Resistance: Young Socialist Alliance

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Resistance: Young Socialist Alliance
Co-Convenors Sarah Hathway
Mia Sanders
Founded 1967
Headquarters Sydney, Australia
Newspaper Green Left Weekly
Ideology Eco-socialism
Anti-capitalism
Feminism
Anti-racism
Political position Left-wing
National affiliation Socialist Alliance
International affiliation World Federation of Democratic Youth
Colours           Red and black
Slogan Unfuck the world!
Website
http://www.socialist-alliance.org/resistance

Resistance: Young Socialist Alliance (RYSA) is the youth wing of Socialist Alliance, an Australian eco-socialist and anti-capitalist political party.

With membership automatic for all party members up to the age of 26, RYSA has had a long history, both as a Socialist Alliance affiliate and independent socialist organisation. Resistance, as it was originally known, was founded in 1967 by left-wing students, eventually growing to have large influence on campus politics, helped by its commitment to demonstrations and activism, and not just electoral activity.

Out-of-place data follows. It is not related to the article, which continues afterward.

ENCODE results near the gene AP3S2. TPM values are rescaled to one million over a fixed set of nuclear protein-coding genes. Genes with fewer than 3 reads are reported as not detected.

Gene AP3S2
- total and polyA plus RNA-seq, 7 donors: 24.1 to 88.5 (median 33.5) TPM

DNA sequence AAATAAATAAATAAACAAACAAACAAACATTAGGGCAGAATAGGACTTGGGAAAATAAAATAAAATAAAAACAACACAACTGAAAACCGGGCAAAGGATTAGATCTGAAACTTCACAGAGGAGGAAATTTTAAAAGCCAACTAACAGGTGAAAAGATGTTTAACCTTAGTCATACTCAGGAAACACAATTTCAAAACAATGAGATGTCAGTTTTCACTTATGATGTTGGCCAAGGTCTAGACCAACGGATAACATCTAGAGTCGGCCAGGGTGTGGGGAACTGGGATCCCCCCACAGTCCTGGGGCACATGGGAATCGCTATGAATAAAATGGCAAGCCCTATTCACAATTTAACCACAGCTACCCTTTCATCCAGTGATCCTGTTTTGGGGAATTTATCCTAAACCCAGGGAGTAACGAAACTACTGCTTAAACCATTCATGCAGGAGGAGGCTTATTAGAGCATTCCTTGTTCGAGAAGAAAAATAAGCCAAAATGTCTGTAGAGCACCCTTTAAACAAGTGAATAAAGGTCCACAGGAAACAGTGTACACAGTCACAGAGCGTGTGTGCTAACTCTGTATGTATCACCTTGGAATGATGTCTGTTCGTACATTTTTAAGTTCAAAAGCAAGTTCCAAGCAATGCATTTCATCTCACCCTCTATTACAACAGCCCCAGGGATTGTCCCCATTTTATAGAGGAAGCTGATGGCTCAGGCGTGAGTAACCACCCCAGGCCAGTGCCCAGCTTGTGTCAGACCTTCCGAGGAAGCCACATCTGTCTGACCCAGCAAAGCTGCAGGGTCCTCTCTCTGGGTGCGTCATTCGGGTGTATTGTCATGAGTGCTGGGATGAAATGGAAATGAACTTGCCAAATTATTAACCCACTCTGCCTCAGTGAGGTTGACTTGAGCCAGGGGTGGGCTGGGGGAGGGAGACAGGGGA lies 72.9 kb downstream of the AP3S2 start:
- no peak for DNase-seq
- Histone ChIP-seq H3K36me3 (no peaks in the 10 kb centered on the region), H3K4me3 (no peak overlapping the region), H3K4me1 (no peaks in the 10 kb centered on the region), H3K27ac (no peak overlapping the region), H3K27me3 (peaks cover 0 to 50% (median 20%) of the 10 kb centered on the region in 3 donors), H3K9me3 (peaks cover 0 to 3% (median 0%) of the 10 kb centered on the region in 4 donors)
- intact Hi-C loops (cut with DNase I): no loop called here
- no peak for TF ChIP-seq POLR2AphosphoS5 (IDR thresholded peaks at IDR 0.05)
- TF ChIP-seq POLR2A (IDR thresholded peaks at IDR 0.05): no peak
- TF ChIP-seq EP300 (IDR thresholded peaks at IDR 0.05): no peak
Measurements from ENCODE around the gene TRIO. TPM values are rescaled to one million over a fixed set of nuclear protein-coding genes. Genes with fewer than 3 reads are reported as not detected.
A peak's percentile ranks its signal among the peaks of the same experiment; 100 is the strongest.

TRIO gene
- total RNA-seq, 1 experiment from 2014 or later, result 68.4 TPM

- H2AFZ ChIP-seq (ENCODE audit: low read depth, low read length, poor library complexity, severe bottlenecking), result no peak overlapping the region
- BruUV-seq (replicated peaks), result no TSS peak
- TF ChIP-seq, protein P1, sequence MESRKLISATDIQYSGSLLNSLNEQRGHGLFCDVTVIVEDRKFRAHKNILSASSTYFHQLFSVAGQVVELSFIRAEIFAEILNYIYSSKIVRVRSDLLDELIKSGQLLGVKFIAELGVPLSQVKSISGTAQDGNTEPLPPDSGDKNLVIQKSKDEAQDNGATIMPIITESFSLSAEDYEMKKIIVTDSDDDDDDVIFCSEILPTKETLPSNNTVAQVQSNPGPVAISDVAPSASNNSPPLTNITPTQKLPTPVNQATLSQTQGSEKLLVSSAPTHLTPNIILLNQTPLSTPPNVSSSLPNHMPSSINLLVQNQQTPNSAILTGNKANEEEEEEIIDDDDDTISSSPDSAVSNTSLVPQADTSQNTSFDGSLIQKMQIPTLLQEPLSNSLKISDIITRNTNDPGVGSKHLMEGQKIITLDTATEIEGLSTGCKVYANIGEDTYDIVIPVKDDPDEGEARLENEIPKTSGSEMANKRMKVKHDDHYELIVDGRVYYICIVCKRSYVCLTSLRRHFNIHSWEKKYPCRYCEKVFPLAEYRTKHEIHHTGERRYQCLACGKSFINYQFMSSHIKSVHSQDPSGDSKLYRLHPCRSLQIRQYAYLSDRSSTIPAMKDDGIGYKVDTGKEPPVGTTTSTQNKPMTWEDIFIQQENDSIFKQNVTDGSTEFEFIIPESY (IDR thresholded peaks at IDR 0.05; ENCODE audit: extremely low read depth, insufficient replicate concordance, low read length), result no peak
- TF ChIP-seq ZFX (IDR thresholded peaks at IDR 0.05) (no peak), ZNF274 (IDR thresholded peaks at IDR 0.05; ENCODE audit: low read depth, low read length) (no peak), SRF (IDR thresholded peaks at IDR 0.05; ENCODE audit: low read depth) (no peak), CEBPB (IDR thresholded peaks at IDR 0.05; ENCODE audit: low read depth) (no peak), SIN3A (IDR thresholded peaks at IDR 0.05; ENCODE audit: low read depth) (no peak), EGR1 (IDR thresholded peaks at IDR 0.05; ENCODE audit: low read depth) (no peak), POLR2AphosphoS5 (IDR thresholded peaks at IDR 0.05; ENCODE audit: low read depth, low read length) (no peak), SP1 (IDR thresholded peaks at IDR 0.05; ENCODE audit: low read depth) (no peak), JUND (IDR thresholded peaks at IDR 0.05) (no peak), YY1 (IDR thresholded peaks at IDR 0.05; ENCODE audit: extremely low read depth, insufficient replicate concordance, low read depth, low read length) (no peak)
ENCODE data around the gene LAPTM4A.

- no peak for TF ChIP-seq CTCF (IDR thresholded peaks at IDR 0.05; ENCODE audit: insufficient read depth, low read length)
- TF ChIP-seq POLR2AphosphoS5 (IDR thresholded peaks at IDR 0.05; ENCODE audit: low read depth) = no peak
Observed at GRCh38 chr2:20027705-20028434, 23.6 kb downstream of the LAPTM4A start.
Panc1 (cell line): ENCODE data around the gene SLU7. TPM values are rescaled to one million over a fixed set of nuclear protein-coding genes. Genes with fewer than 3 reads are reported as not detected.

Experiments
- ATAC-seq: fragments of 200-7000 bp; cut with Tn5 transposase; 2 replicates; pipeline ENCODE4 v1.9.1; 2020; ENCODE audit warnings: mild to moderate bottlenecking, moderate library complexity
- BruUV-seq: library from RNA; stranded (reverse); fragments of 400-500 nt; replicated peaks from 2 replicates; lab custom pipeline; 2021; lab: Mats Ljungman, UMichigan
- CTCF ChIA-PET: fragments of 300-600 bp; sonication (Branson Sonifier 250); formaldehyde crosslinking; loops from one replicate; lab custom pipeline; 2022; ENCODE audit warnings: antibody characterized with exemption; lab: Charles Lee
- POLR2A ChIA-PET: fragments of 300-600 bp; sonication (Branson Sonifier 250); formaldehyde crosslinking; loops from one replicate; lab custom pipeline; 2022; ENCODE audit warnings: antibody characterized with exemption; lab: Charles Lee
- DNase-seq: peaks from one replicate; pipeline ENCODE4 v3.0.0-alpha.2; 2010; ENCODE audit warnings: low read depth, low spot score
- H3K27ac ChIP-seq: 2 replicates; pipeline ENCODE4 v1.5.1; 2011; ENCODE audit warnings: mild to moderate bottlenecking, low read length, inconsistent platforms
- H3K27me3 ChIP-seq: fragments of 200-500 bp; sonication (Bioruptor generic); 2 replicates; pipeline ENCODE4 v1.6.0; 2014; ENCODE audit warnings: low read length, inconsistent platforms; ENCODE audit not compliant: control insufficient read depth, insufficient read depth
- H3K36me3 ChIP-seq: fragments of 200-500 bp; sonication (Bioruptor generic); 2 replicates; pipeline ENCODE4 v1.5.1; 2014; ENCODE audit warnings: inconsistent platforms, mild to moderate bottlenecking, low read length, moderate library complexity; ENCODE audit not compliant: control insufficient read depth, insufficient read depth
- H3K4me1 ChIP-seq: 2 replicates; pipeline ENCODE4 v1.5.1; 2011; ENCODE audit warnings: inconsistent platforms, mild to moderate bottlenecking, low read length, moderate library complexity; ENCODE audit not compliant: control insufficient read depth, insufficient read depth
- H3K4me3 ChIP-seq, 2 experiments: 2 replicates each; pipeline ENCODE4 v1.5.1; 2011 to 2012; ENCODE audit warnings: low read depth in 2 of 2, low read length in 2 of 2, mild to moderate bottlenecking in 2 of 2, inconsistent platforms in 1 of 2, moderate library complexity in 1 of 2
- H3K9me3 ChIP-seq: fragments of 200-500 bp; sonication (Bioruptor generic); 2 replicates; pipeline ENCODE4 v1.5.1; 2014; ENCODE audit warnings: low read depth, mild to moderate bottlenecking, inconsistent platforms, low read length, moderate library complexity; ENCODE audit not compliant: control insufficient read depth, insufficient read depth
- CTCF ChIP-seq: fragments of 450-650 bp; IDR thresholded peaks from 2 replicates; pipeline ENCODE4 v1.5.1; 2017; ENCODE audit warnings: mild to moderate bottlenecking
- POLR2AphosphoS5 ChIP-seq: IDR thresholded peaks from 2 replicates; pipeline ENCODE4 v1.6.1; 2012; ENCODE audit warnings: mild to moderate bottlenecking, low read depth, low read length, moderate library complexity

Resistance remained a youth socialist organisation, maintaining close links with the Democratic Socialist Perspective party, the predecessor of the modern Socialist Alliance. Resistance became the youth wing of the latter in 2014, in order to "strengthen ... organisation overall and provide a solid framework to recruit and integrate youth to radical politics moving forward"[1].

RYSA maintains a presence throughout every state and territory of Australia, based in the local Resistance Activist Centres, where local party and Green Left Weekly branches are also headquartered. RSYA organises an annual youth socialist conference, known as "Radical Ideas", with the 2017 edition held in North Melbourne from 18-20 August.

Campaigns[edit]